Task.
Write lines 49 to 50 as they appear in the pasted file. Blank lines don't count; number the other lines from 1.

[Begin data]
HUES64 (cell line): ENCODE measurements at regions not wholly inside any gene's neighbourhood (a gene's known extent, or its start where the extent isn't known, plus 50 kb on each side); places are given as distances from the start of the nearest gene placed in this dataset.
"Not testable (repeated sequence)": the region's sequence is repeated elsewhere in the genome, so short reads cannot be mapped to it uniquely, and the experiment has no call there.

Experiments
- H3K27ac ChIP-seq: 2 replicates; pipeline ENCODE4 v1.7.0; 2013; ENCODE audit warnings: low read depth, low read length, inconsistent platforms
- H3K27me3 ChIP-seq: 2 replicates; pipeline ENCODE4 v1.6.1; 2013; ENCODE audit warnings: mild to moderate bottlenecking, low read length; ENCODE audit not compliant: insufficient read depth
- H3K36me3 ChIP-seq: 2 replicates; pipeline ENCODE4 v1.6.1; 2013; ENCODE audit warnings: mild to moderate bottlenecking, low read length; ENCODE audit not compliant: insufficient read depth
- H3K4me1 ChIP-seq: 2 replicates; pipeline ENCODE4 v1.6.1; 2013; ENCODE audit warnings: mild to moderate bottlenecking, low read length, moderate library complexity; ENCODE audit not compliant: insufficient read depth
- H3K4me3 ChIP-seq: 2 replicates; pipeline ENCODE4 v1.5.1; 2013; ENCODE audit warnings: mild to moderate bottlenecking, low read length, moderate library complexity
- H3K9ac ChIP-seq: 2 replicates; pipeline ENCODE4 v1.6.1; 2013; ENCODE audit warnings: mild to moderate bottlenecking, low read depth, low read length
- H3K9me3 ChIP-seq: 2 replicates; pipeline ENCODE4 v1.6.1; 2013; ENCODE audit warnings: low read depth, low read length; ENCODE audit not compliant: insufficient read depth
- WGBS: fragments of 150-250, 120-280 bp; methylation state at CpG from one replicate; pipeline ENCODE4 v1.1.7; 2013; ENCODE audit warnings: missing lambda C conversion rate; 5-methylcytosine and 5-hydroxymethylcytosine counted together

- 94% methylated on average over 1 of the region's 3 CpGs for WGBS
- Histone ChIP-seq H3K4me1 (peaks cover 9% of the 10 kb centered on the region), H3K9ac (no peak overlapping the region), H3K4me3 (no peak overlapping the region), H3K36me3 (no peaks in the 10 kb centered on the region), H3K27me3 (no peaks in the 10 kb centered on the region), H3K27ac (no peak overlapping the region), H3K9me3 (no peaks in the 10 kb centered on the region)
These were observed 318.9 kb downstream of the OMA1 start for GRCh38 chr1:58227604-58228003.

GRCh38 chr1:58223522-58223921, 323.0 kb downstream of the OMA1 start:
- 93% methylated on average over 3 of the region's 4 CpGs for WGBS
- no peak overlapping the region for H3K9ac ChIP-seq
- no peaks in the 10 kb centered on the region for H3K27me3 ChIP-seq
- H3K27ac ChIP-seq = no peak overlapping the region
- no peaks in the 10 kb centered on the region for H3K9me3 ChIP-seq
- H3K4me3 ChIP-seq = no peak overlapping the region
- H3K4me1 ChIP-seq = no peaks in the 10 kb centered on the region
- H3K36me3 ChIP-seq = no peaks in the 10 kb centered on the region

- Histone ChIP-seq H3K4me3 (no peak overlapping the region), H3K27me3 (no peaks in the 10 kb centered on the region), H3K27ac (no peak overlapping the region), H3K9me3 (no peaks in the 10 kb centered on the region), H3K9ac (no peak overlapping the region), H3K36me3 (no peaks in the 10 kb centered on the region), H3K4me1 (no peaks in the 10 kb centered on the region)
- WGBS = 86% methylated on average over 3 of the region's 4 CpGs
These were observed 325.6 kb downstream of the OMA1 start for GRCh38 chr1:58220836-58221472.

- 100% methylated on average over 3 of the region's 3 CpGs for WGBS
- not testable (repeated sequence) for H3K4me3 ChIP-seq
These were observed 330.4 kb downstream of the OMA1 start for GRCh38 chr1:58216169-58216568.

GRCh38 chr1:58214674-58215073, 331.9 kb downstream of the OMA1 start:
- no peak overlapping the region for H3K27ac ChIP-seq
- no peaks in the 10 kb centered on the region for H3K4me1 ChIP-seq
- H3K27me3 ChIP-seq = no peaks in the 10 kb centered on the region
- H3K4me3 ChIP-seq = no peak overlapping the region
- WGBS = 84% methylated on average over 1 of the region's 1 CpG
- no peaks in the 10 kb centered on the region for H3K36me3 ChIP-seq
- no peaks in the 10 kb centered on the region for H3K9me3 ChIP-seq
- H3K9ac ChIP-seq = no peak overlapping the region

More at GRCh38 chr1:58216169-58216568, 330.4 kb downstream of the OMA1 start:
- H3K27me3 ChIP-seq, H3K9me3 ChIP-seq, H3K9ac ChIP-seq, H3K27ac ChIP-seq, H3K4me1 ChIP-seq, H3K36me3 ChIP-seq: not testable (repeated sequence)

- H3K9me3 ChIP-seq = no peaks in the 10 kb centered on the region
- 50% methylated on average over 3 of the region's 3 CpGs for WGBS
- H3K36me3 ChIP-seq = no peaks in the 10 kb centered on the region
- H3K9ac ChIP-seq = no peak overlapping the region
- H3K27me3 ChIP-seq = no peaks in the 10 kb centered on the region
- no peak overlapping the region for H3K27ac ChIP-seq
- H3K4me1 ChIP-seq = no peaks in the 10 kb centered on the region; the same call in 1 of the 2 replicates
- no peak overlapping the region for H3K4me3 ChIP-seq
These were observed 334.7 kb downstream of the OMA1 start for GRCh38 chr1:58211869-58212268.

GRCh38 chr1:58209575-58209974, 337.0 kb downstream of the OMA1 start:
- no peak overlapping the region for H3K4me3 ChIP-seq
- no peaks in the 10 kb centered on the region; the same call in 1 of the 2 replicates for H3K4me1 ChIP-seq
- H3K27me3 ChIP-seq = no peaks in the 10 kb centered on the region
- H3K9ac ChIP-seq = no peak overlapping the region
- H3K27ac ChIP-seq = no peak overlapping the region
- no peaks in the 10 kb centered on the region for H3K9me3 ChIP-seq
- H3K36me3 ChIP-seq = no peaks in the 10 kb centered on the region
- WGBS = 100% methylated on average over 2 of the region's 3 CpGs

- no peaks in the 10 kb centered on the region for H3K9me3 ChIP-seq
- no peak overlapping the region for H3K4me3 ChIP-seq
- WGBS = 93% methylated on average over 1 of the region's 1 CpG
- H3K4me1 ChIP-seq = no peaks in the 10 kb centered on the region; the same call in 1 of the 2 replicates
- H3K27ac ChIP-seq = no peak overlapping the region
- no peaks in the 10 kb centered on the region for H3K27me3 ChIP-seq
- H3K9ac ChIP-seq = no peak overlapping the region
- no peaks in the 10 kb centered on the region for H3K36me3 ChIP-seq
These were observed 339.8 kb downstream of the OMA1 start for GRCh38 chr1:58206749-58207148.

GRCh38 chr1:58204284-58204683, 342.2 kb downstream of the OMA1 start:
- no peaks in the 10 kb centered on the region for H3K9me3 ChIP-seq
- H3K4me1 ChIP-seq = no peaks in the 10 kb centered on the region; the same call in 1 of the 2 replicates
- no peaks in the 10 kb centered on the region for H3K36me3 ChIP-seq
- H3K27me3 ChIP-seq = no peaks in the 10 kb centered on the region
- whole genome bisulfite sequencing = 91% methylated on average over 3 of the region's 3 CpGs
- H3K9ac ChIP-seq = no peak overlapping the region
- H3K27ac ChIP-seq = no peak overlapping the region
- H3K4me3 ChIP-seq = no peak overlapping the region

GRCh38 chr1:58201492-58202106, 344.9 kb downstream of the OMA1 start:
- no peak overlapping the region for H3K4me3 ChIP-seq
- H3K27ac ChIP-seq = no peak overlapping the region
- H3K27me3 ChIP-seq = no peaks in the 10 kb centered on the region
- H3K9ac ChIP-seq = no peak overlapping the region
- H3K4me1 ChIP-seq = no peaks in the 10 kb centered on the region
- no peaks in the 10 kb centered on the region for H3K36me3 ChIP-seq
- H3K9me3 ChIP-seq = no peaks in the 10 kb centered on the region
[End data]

These were observed 334.7 kb downstream of the OMA1 start for GRCh38 chr1:58211869-58212268.

GRCh38 chr1:58209575-58209974, 337.0 kb downstream of the OMA1 start: